Tuesday, June 16, 2009

Common Spotted Orchid or The road to Little Egypt

Three years to the day since I mentioned in this hallowed blog the appearance of my 1st sighting of the Spotted Orchid for the year. Like surfers I have a secret spot. Not secret any more of course, I divulged the location in 2006, but maybe hidden or even so obvious its a not a spotted Orchid Secret spot but sensible overt lair near a layby of a habitat.
I travelled the same Kings highway daily for fifteen years and know every bump, raised ironwork, fencepost and tree.
I have seen the mighty Bypass built efficiently and on schedule by the workmen of England. I have felt the oozing relief of Reighton Hill as it becomes a viewpoint again. It waits patiently for the 121 bus from Hull to breeze happily through and give a sense of 'being just in the real world 'to the ribbon of cottages and tiny churches, one now a posh cottage complete with garage and tubs.
I have driven patiently behind tractors at dawn and haywains at dusk. I have been bitten by a horsefly arrogantly flying through the car window looking for a horse. I have seen barn owls flying just as the sun sets, just above the bonnet of the car. I have endured the early morning winter sun daring to shine straight into my eyes as I cross the boundary from North Yorkshire to my beloved East Riding, and dazzling my senses and boding danger.
I have seen vistas of sheer Cooks Tour loveliness- Bridlington bay from East Huntow top, a medieval view the same for hundreds of years, the Priory and two trees, one on each side of the road. Ebor flats of course may be overlooked.
In the other direction, the homeward bound , more joyful journey albeit North the view of Filey Bay from Reighton, once spoiled by Little Beirut, now a temple to the holidaying aspirations of the New Butlins folk, The Sands or some such eponymously clever and original name. Time Team 3009 will be perplexed I'm sure, with the post holes showing rows and rows of small dwellings overbuilt with larger ones, and the remains of the huge monastic fishpond lined with tiles.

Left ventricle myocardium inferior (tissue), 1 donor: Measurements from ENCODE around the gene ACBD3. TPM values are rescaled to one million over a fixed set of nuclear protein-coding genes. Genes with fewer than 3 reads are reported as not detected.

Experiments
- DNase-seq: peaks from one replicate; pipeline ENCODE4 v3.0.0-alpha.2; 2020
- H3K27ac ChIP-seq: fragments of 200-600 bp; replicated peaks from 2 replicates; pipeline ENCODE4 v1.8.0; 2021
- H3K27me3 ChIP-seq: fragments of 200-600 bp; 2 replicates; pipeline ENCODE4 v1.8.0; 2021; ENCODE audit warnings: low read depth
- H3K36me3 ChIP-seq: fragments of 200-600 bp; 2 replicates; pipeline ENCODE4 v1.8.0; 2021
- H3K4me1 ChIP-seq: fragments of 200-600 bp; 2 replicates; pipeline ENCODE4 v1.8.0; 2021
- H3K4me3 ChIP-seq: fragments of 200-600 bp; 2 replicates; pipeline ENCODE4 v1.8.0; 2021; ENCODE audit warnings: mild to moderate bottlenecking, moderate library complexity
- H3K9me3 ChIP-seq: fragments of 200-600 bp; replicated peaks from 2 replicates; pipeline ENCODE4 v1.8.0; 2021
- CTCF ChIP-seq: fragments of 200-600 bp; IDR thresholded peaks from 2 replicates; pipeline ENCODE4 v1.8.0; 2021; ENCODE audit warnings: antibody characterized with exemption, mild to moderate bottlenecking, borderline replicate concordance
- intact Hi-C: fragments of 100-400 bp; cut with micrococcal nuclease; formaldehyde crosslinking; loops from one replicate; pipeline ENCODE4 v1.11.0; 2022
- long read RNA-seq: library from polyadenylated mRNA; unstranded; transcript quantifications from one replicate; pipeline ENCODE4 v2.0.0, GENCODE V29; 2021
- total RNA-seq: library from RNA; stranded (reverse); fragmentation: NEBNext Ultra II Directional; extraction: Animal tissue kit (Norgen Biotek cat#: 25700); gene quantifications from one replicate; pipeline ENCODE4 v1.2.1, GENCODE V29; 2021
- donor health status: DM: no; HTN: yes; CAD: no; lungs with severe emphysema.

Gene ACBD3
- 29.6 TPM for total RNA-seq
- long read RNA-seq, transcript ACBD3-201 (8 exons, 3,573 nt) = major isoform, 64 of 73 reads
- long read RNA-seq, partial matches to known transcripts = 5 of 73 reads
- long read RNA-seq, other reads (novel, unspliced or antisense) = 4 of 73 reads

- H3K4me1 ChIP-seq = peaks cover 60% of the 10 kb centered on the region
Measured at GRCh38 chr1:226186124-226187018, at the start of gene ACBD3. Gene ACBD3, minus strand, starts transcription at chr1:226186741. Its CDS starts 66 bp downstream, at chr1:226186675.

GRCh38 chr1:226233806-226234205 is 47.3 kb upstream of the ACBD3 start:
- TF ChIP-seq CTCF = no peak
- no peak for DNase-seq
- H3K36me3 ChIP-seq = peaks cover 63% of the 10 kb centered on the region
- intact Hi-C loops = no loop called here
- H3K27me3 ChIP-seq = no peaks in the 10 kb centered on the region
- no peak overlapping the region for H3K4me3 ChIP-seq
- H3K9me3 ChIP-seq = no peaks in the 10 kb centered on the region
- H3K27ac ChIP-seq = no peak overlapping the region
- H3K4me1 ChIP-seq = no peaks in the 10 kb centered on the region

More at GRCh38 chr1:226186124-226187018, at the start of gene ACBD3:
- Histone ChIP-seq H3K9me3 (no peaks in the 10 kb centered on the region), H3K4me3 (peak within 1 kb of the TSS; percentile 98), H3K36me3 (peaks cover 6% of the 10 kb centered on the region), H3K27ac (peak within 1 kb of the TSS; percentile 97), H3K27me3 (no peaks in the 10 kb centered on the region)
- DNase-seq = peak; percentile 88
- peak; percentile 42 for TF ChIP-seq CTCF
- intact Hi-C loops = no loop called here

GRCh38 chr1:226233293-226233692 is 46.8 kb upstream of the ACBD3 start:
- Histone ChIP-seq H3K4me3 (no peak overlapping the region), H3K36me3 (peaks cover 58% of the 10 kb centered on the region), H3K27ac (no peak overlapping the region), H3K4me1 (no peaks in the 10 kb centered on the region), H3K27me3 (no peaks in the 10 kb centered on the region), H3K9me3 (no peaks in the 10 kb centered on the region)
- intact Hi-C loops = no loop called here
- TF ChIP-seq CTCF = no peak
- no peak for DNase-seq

I have seen the direction of the breeze , the airstrip and the windsock over Grindale way , the gradual transformation of the cafe and garage of Speeton Field, the dead windmill in the Newsham distance and all the ancient hedgerows.
It goes like this in my mind, Snow drops and Primroses at Southfield farm, a flush of green on the hawthorn heralds spring, then the Blackthorn blossom for miles and miles, white and promising sloes. Then the flush becomes a reality, and out comes the May, white, pink, red even and the verges start to grow , I wait for the Queen Annes Lace.
I remember that I have its sport Ravens Wing in the garden at home, and wonder who first thought to collect its seeds and breed it on , selecting and choosing , selecting and choosing , until Chilterns Seeds helped you to forget it had ever been Queen Annes Lace by the side of a road. I am coming slowly to Orchids because I have not finished savouring the Red Campions and the Sweet Cecily, and the Hogweed- I'm ready now

1 comment:

  1. I too saw orchids of varying hues on Saturday growing proudly in the dales of the Peak District. I didnt have my camera just when I needed it.